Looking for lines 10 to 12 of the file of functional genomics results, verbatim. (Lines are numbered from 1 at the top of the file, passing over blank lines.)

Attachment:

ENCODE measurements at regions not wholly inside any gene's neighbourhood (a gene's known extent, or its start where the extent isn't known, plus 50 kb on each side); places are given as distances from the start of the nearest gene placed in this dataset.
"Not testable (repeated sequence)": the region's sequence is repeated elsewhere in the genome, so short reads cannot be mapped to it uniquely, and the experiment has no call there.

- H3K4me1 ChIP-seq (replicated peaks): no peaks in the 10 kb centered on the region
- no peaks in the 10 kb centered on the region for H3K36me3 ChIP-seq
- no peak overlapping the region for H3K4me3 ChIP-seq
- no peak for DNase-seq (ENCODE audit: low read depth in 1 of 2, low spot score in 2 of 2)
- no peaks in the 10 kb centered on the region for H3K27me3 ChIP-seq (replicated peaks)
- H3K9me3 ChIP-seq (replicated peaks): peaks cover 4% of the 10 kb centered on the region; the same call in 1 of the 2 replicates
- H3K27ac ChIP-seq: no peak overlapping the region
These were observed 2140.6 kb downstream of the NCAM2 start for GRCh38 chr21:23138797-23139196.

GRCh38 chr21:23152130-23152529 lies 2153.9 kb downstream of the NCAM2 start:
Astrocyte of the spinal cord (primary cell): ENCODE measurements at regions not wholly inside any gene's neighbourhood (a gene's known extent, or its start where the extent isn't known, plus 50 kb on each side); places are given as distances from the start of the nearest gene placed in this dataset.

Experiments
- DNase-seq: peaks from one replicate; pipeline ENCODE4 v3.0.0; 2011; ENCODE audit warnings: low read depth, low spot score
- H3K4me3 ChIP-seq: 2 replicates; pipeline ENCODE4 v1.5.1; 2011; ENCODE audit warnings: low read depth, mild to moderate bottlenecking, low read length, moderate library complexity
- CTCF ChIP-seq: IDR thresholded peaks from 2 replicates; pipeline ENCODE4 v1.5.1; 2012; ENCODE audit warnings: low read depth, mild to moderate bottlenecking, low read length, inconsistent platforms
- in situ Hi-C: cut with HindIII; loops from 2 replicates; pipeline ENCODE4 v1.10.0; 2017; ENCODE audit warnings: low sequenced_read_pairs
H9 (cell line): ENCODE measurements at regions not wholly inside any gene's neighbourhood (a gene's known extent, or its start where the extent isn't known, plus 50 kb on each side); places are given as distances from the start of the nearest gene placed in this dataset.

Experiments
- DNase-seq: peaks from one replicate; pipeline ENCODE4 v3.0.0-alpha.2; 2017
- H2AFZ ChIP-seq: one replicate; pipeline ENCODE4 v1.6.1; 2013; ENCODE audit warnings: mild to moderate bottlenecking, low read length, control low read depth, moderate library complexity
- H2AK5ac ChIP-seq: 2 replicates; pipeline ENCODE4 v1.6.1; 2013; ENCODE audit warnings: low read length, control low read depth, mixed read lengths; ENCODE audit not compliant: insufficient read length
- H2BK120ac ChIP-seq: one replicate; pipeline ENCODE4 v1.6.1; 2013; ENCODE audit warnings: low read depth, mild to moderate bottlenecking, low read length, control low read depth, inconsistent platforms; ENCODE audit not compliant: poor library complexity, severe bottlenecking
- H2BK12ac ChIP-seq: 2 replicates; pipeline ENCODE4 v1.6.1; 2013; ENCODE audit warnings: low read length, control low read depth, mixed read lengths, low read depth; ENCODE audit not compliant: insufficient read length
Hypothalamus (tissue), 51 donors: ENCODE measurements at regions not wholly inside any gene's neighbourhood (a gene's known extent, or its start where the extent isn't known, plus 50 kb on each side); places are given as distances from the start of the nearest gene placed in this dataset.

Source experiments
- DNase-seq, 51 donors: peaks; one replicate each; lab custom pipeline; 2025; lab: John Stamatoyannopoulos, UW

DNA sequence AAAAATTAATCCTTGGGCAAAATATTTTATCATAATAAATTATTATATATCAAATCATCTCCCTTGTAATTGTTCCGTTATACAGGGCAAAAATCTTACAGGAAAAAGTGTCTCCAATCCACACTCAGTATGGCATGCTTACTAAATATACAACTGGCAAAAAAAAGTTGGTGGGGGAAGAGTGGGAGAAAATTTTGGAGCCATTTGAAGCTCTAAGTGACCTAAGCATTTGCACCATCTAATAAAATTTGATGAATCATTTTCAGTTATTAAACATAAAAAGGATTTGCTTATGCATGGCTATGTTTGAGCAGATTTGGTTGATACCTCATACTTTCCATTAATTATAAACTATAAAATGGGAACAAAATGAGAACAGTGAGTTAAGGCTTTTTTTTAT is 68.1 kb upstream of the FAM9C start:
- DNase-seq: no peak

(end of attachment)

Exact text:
These were observed 2140.6 kb downstream of the NCAM2 start for GRCh38 chr21:23138797-23139196.

GRCh38 chr21:23152130-23152529 lies 2153.9 kb downstream of the NCAM2 start:
Astrocyte of the spinal cord (primary cell): ENCODE measurements at regions not wholly inside any gene's neighbourhood (a gene's known extent, or its start where the extent isn't known, plus 50 kb on each side); places are given as distances from the start of the nearest gene placed in this dataset.